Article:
Social environment modulates morphine sensitivity: A partial role of vasopressin V1b receptor
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Social factors influence drug abuse in adolescents; this is partially attributed to peer pressure in humans. Similarly, using rodent models, some research suggests that social housing condition can influence rodents' drug taking behavior. Despite this, few studies have examined the role that intoxicated peers have on drug-naive cage-mates. This dissertation examined how social environment affects opioid sensitivity and hormone production. This was accomplished by comparing the opioid sensitivity of mice housed in mixed cages (some animals received opioids and some were drug-naive) to cages where all the mice were treated with the same drug (all saline or all morphine). These studies identified an adolescent-specific vulnerability to social environment-induced alteration of morphine sensitivity. Interaction with drug-intoxicated cage-mates enhanced locomotor sensitivity in previously drug-naive males and altered their production of testosterone. Conversely, interaction of morphine experienced mice with drug-naive cage-mates afforded protection from the rewarding properties of morphine. In other words, morphine-treated mice housed with drug-naive cage-mates demonstrated attenuated reward compared to morphine-treated mice housed with other morphine-treated mice. In addition, part of the neurobiological basis of the social-environment effect was identified. Antagonism of V1b receptors decreased morphine reward in morphine-treated mice housed only with other morphine-treated mice. These results suggest a role of vasopressin in the peer influence on drug sensitivity observed in adolescents. This body of work further elucidates the role of peer influence on opioid sensitivity. Future studies should further reveal the role of healthy peer relationships and should aid in combating drug abuse in this at-risk demographic.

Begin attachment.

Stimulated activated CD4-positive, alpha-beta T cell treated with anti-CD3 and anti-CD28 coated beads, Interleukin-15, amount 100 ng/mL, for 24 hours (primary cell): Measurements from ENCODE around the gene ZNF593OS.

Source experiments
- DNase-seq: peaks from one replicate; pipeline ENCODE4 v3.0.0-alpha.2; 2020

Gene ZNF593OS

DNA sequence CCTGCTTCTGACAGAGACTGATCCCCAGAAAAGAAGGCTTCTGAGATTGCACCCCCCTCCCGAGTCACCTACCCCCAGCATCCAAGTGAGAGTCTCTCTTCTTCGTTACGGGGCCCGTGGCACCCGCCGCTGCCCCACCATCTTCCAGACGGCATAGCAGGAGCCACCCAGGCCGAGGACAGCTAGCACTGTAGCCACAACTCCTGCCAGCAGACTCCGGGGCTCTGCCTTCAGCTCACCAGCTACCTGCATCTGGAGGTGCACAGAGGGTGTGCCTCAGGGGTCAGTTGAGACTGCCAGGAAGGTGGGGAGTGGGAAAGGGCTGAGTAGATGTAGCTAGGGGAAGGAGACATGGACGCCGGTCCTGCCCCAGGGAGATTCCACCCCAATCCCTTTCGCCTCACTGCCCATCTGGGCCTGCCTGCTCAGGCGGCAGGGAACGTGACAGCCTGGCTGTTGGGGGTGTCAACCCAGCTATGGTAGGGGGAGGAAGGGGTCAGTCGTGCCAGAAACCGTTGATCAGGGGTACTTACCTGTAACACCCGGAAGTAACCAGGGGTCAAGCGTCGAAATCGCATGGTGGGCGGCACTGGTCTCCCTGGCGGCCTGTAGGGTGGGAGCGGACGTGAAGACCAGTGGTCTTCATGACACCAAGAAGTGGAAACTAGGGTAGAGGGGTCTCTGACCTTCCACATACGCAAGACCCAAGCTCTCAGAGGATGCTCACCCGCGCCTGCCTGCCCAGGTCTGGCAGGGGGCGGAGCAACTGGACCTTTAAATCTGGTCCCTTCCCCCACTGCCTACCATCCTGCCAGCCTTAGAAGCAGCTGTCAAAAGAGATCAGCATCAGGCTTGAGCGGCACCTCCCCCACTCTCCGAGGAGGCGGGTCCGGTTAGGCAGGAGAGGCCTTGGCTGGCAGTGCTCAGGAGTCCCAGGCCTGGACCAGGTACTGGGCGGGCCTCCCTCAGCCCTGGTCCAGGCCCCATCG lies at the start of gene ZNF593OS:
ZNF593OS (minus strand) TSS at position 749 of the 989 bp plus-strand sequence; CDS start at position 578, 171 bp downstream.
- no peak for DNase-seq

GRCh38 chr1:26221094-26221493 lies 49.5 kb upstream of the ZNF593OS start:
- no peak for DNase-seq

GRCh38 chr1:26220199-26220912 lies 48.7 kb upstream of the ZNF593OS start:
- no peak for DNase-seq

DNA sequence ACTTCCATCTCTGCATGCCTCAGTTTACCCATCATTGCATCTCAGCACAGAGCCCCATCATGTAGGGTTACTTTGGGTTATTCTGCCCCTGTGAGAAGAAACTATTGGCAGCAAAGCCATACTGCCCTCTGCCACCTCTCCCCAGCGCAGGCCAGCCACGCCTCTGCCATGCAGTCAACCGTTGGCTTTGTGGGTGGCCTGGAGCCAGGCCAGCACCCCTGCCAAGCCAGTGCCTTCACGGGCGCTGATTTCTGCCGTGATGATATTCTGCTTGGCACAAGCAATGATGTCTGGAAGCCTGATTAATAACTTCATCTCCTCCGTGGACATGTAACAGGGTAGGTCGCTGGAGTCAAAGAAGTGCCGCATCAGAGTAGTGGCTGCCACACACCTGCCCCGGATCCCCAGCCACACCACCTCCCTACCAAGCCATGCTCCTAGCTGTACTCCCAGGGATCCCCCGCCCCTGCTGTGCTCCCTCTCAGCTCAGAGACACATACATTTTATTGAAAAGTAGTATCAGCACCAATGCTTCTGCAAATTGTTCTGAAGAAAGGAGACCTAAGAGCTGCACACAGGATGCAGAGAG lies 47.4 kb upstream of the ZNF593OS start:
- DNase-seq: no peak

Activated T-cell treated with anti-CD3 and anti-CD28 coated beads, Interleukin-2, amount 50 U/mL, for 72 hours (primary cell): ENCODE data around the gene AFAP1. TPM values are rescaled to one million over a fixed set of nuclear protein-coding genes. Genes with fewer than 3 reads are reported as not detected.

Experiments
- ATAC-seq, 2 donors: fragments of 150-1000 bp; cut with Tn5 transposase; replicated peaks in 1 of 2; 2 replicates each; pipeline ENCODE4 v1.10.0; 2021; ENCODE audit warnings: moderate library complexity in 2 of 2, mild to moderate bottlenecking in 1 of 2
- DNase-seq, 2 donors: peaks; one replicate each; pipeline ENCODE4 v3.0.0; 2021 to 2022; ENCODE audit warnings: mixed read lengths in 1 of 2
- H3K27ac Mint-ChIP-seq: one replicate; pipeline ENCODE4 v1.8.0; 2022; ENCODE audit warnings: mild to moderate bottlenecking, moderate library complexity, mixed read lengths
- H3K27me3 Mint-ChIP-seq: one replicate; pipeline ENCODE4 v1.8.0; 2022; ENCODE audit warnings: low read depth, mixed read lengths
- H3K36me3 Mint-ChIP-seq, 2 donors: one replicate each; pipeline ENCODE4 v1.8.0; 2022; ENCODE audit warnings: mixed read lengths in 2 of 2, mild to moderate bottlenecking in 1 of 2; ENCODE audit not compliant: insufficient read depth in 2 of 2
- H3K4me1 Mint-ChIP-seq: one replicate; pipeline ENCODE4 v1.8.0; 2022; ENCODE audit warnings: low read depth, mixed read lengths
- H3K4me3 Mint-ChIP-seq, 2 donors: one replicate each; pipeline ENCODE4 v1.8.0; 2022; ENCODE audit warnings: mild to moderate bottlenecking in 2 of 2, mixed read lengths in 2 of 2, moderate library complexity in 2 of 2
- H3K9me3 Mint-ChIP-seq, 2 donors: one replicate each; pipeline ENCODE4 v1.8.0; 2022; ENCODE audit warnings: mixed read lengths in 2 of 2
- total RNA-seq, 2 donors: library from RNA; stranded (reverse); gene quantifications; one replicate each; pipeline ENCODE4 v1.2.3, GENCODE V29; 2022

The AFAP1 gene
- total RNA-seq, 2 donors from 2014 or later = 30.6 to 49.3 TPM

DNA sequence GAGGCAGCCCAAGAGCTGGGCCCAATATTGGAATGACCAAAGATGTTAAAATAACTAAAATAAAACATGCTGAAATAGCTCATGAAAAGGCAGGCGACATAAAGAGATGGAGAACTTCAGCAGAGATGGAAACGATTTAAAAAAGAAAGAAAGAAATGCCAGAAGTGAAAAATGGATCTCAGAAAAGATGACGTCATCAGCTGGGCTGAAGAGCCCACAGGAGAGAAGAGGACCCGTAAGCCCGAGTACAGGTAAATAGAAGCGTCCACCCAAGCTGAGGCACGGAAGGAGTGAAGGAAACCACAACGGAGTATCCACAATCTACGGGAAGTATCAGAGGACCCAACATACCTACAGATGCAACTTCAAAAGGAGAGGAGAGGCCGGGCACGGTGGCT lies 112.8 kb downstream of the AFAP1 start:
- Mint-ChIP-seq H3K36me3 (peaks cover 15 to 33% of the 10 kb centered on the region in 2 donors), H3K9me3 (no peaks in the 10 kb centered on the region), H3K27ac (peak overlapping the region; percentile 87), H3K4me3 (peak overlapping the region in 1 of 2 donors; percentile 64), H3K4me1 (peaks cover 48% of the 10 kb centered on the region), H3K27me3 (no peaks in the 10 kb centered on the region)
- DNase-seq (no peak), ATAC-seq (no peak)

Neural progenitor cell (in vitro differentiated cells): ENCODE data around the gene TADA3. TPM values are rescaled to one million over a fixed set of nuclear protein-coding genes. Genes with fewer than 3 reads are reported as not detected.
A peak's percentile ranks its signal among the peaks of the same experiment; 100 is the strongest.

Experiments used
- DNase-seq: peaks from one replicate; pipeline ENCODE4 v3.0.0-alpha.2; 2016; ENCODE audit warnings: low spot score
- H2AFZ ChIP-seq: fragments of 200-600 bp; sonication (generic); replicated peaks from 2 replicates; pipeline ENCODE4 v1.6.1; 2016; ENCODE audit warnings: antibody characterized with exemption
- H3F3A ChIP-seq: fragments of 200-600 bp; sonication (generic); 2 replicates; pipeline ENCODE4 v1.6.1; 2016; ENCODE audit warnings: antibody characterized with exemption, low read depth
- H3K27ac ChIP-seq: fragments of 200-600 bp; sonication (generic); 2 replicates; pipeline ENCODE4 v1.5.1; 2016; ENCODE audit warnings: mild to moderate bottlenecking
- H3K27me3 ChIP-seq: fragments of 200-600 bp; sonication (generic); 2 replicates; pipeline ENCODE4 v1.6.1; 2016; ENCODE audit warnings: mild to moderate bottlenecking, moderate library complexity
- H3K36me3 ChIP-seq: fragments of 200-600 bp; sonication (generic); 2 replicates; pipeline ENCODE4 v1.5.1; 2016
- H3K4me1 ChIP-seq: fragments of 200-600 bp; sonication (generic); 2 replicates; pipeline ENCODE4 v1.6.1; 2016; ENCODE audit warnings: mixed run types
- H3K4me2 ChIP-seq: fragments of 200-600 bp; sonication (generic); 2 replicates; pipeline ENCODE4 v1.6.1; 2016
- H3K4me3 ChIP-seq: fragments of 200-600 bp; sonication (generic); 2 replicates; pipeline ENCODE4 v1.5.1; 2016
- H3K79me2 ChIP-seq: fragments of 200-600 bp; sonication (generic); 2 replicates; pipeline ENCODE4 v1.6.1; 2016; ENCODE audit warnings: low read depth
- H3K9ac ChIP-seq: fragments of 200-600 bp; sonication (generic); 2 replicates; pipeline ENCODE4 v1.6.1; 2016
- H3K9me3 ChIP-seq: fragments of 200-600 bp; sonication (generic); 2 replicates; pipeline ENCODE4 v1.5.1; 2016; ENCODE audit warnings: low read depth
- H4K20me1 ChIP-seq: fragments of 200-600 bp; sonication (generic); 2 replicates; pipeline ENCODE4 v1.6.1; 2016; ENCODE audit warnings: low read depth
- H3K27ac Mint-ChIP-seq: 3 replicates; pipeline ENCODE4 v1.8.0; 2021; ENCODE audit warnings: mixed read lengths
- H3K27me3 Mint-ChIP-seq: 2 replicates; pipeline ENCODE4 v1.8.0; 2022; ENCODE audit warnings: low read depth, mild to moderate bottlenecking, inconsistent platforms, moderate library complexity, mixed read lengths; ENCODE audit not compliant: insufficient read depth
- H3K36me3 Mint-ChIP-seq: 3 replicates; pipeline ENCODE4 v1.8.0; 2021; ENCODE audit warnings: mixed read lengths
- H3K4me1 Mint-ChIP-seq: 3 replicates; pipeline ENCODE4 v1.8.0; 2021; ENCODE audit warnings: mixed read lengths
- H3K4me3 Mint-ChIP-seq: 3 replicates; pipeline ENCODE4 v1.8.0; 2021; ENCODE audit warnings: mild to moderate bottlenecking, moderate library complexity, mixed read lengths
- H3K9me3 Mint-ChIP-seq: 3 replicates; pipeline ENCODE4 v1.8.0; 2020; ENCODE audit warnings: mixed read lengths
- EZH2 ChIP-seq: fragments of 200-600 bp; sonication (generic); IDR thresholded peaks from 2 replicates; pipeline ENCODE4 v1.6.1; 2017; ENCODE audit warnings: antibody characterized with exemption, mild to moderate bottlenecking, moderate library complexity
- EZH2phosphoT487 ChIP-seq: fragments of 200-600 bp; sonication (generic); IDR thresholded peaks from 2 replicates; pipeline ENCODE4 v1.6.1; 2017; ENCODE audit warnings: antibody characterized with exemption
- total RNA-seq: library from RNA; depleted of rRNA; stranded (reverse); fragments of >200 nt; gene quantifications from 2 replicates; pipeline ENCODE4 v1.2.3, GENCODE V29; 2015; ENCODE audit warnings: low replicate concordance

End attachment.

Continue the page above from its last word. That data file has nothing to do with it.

Hofford, Rebecca 1983- (2012). Social environment modulates morphine sensitivity: A partial role of vasopressin V1b receptor. Doctoral dissertation, Texas A&M University. Available electronically from